Equilibrium Overturned Review
By Casey Douglass
(I was given a free copy to review)
Equilibrium Overturned from Grey Matter Press is billed as a collection of tales that are defined as ‘horror-laced science fiction and dark fantasy’, some verging on the more realistic end of the spectrum, others more supernatural in their designs. Reflecting on this as I write these words and scanning down the list of stories, I find myself nodding in agreement with this assessment. It also occurs to me that nearly all of them would make terrific episodes for The Outer Limits or X-Files, two of my favourite shows.
Each story shows humanities struggle against the odds when the natural order of things is turned upside down. As a consequence, there are few happy endings here. Fans of unhappy endings or at best pyrrhic ones will feel right at home with Equilibrium Overturned.
A brief summary of the stories:
The Final Testimony of Molly Ryder by Jeff Hemenway, is a great start to the anthology and deals with crime, punishment and the ability of the mind to meld with another’s.
Amnion by John Everson, illustrates the dangers of questing after youth when the rest of the world might not be ready for such a thing.
Martial Law by JG Faherty, depicts a strange parade that threatens to topple the biggest organisations of power in the modern world.
Through the Ghostlands by Rose Blackthorn, is a haunting tale of desolation and lives stopped in mid-flow.
The Collected Syliva, Volumes 1 to 1388 by Geoffrey W. Cole, tells the tale of a futuristic couple that are on the search for their new home.
Perfect Soldiers by S.G. Larner, describes the desperate plight of humanity as an evil force threatens to invade the world, the only resistance being found in horrible acts of our own.
Wombie by Martin Slag, is a naturalistic tale that merges nature with other designs that result in nothing but horror for one group of people.
No-Man’s Land by Roger Jackson, a tale of the horrors of war made worse by the unwholesome practices of elements in the trenches.
The Alamo Incident: From The Chronicles of Timaeus Shields by Sean Eads, the tale of a man sent to investigate the force that has been killing soldiers left right and center at the Alamo. The truth is far worse than history led us to believe.
The Butcher of Gad Street by Stephen T. Vessels, shows the forces of good and evil in direct conflict as the barometer of human mood and deed swings dangerously into the red.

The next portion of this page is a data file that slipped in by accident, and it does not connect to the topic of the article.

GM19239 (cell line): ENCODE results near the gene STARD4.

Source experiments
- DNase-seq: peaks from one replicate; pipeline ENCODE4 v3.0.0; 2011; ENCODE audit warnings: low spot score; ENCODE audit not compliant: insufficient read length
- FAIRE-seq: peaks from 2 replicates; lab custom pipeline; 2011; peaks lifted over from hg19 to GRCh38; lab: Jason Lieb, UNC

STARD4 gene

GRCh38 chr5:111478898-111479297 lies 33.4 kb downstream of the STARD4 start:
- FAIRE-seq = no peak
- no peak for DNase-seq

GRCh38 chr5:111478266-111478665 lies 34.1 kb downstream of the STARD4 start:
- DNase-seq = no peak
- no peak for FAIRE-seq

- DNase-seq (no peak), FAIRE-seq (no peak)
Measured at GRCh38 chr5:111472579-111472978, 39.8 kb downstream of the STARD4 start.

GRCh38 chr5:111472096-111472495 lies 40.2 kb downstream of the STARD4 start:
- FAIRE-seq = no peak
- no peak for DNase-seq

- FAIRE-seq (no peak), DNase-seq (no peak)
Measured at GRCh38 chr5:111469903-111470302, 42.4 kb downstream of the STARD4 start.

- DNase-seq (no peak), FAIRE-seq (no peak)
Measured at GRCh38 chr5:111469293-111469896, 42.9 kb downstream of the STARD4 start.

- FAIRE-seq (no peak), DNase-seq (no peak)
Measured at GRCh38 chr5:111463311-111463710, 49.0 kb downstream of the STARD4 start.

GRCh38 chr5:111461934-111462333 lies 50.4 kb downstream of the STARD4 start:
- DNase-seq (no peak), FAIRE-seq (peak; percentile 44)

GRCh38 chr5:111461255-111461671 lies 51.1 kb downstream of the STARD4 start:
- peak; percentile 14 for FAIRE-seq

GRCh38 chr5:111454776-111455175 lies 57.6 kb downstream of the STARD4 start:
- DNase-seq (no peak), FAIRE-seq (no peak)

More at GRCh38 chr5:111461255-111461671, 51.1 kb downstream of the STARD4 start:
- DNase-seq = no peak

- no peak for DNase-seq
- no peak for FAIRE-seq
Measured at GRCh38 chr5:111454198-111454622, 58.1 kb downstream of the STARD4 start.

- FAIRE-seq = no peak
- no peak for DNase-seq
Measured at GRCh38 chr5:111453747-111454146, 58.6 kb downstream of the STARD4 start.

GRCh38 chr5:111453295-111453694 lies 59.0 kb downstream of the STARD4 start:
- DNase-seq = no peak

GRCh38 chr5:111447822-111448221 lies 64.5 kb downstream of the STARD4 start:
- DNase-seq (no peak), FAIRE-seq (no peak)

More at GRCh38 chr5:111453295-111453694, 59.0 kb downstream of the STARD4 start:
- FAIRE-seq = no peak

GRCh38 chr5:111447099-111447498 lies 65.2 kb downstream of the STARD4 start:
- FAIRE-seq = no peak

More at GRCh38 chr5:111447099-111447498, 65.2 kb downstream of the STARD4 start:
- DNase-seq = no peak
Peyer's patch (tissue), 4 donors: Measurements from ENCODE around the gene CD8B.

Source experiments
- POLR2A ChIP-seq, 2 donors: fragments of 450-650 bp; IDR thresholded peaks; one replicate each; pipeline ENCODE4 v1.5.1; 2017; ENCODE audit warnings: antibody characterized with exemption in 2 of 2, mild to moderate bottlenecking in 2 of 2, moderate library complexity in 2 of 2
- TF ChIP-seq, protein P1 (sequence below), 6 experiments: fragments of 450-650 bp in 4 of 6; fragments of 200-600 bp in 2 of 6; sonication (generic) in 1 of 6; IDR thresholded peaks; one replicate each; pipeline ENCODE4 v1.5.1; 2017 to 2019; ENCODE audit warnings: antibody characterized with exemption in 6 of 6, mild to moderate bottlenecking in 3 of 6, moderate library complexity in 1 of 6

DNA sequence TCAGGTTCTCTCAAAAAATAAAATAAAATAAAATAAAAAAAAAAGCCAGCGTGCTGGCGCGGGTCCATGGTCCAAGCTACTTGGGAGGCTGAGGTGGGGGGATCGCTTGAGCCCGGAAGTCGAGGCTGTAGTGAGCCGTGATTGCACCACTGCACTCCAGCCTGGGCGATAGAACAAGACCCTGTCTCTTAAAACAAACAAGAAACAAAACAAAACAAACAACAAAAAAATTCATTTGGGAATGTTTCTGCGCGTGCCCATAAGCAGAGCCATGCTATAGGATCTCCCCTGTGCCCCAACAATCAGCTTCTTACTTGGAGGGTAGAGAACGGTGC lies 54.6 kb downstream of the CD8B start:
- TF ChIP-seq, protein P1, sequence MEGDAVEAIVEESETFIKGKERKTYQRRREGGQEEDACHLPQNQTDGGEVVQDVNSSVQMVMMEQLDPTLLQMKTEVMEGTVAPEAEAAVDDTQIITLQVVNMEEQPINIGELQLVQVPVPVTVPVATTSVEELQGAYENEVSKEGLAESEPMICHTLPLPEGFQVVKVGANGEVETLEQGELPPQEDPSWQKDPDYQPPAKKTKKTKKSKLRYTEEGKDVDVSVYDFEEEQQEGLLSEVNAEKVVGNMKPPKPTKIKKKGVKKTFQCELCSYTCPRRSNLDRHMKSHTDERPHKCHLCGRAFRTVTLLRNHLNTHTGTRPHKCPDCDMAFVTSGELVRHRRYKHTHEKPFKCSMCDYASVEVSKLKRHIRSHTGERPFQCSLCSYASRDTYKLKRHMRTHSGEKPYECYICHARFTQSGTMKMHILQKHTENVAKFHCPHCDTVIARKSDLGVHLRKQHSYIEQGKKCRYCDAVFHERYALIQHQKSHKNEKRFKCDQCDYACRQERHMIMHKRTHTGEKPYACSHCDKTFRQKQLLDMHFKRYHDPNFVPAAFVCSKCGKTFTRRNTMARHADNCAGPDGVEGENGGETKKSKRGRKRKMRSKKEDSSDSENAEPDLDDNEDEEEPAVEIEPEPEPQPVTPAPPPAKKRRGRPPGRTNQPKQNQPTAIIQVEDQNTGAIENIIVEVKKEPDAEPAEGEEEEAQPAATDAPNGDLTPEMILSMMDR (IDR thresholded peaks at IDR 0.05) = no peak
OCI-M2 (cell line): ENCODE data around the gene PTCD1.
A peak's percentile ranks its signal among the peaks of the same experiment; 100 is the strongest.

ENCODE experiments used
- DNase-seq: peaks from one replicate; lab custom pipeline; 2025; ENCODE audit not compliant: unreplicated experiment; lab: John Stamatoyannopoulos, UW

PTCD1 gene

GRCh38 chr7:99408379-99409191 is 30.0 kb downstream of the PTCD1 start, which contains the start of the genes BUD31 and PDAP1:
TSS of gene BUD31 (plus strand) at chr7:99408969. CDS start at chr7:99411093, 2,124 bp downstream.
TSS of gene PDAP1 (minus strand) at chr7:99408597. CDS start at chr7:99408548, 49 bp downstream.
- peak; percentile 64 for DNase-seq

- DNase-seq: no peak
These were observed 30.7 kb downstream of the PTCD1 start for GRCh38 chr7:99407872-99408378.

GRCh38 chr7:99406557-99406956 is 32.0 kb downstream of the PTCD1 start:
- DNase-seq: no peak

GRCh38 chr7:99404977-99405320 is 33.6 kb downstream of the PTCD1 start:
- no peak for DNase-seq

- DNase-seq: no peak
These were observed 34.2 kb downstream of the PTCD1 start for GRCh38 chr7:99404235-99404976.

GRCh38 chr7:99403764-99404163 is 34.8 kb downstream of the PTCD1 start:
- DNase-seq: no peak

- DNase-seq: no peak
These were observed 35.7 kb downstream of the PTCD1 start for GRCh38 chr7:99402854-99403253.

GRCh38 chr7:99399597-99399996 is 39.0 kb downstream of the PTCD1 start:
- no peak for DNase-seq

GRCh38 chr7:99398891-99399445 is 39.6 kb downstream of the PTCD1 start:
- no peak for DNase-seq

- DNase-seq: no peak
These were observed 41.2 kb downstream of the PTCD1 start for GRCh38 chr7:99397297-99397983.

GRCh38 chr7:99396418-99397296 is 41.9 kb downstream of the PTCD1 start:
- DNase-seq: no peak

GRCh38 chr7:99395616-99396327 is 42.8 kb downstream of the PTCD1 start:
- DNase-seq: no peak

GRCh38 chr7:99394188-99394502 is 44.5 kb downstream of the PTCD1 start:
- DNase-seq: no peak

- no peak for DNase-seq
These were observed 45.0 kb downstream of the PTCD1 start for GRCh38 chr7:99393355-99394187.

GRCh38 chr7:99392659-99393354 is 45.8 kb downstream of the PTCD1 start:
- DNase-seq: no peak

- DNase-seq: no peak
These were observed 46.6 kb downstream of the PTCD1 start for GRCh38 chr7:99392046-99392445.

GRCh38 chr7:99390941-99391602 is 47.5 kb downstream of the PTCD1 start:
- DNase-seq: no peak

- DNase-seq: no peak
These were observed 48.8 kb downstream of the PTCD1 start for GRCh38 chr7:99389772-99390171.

Queen of Thermodynamic Equilibrium by Josh R. Vogt, depicts deep space and a future where death has almost been eradicated. This doesn’t please everyone however...
Compartmental by Jay Caselberg, what begins as a train journey and a reflection on the way the human mind files away experience dissolves into a deep tale that reveals what we might truly be looking for.
This is not a Horror Story by Tim Waggoner, a strange trip to the DMV turns into a fight for survival.
Sunrise by Tony Knighton, shows the health of an ailing child failing as the world around him begins to decay and slip from humanities grasp.
All very good stories, but as with anything, a handful struck me harder than others. I think my favourite was Queen of Thermodynamic Equilibrium, as it was set in a pure space environment with all manner of technology and other doodads around it. It also achieved some great friction as science and religion clashed (as is usually the way).
The Final Testimony of Molly Ryder is my second favourite. I have always been interested in other realities, whether virtual, parallel or whatever. The story also kept me guessing until the end which is another thumbs up from me.
Finally I would choose The Alamo Incident: From The Chronicles of Timaeus Shields as another personal favourite. I am not big on American history and don’t much care for it in the scheme of things. I couldn’t help finding the mixture of the mundane gritty setting with the strangeness of what is happening intoxicating however.
I would say that I didn’t dislike any of the stories but some I felt a little bit indifferent to. Just personal preference at the end of the day.
I give Equilibrium Overturned 4/5. A satisfying and dark read, high in strangeness and grim situations but not enough to tickle my horror gland fully. Visit the Grey Matter Press site here for more information.